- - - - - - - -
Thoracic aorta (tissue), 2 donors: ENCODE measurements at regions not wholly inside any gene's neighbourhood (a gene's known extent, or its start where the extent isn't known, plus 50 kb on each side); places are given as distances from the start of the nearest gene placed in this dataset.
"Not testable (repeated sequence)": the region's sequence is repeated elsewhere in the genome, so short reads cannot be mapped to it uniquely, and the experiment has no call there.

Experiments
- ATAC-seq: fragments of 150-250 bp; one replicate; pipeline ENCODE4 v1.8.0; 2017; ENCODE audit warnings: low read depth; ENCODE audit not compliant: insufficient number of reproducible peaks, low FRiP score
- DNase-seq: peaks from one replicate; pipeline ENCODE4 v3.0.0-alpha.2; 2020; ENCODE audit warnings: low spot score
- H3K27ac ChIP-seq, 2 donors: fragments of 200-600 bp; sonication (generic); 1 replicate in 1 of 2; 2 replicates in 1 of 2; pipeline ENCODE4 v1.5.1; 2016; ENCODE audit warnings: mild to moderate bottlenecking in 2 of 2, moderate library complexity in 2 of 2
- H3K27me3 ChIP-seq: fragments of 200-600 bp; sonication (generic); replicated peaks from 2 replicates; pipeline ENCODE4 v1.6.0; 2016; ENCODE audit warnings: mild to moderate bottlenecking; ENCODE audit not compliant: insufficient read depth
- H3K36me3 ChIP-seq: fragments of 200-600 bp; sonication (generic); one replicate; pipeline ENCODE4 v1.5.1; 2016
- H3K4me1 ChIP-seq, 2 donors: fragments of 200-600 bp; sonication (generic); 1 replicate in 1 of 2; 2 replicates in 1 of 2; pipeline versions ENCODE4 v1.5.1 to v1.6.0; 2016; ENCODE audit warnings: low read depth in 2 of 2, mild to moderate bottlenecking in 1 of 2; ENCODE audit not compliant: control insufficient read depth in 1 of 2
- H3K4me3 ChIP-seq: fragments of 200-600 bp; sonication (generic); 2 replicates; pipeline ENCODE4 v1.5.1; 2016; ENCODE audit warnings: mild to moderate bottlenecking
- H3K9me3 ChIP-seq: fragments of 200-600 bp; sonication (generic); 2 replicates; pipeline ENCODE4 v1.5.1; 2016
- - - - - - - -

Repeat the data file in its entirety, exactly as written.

Thoracic aorta (tissue), 2 donors: ENCODE measurements at regions not wholly inside any gene's neighbourhood (a gene's known extent, or its start where the extent isn't known, plus 50 kb on each side); places are given as distances from the start of the nearest gene placed in this dataset.
"Not testable (repeated sequence)": the region's sequence is repeated elsewhere in the genome, so short reads cannot be mapped to it uniquely, and the experiment has no call there.

Experiments
- ATAC-seq: fragments of 150-250 bp; one replicate; pipeline ENCODE4 v1.8.0; 2017; ENCODE audit warnings: low read depth; ENCODE audit not compliant: insufficient number of reproducible peaks, low FRiP score
- DNase-seq: peaks from one replicate; pipeline ENCODE4 v3.0.0-alpha.2; 2020; ENCODE audit warnings: low spot score
- H3K27ac ChIP-seq, 2 donors: fragments of 200-600 bp; sonication (generic); 1 replicate in 1 of 2; 2 replicates in 1 of 2; pipeline ENCODE4 v1.5.1; 2016; ENCODE audit warnings: mild to moderate bottlenecking in 2 of 2, moderate library complexity in 2 of 2
- H3K27me3 ChIP-seq: fragments of 200-600 bp; sonication (generic); replicated peaks from 2 replicates; pipeline ENCODE4 v1.6.0; 2016; ENCODE audit warnings: mild to moderate bottlenecking; ENCODE audit not compliant: insufficient read depth
- H3K36me3 ChIP-seq: fragments of 200-600 bp; sonication (generic); one replicate; pipeline ENCODE4 v1.5.1; 2016
- H3K4me1 ChIP-seq, 2 donors: fragments of 200-600 bp; sonication (generic); 1 replicate in 1 of 2; 2 replicates in 1 of 2; pipeline versions ENCODE4 v1.5.1 to v1.6.0; 2016; ENCODE audit warnings: low read depth in 2 of 2, mild to moderate bottlenecking in 1 of 2; ENCODE audit not compliant: control insufficient read depth in 1 of 2
- H3K4me3 ChIP-seq: fragments of 200-600 bp; sonication (generic); 2 replicates; pipeline ENCODE4 v1.5.1; 2016; ENCODE audit warnings: mild to moderate bottlenecking
- H3K9me3 ChIP-seq: fragments of 200-600 bp; sonication (generic); 2 replicates; pipeline ENCODE4 v1.5.1; 2016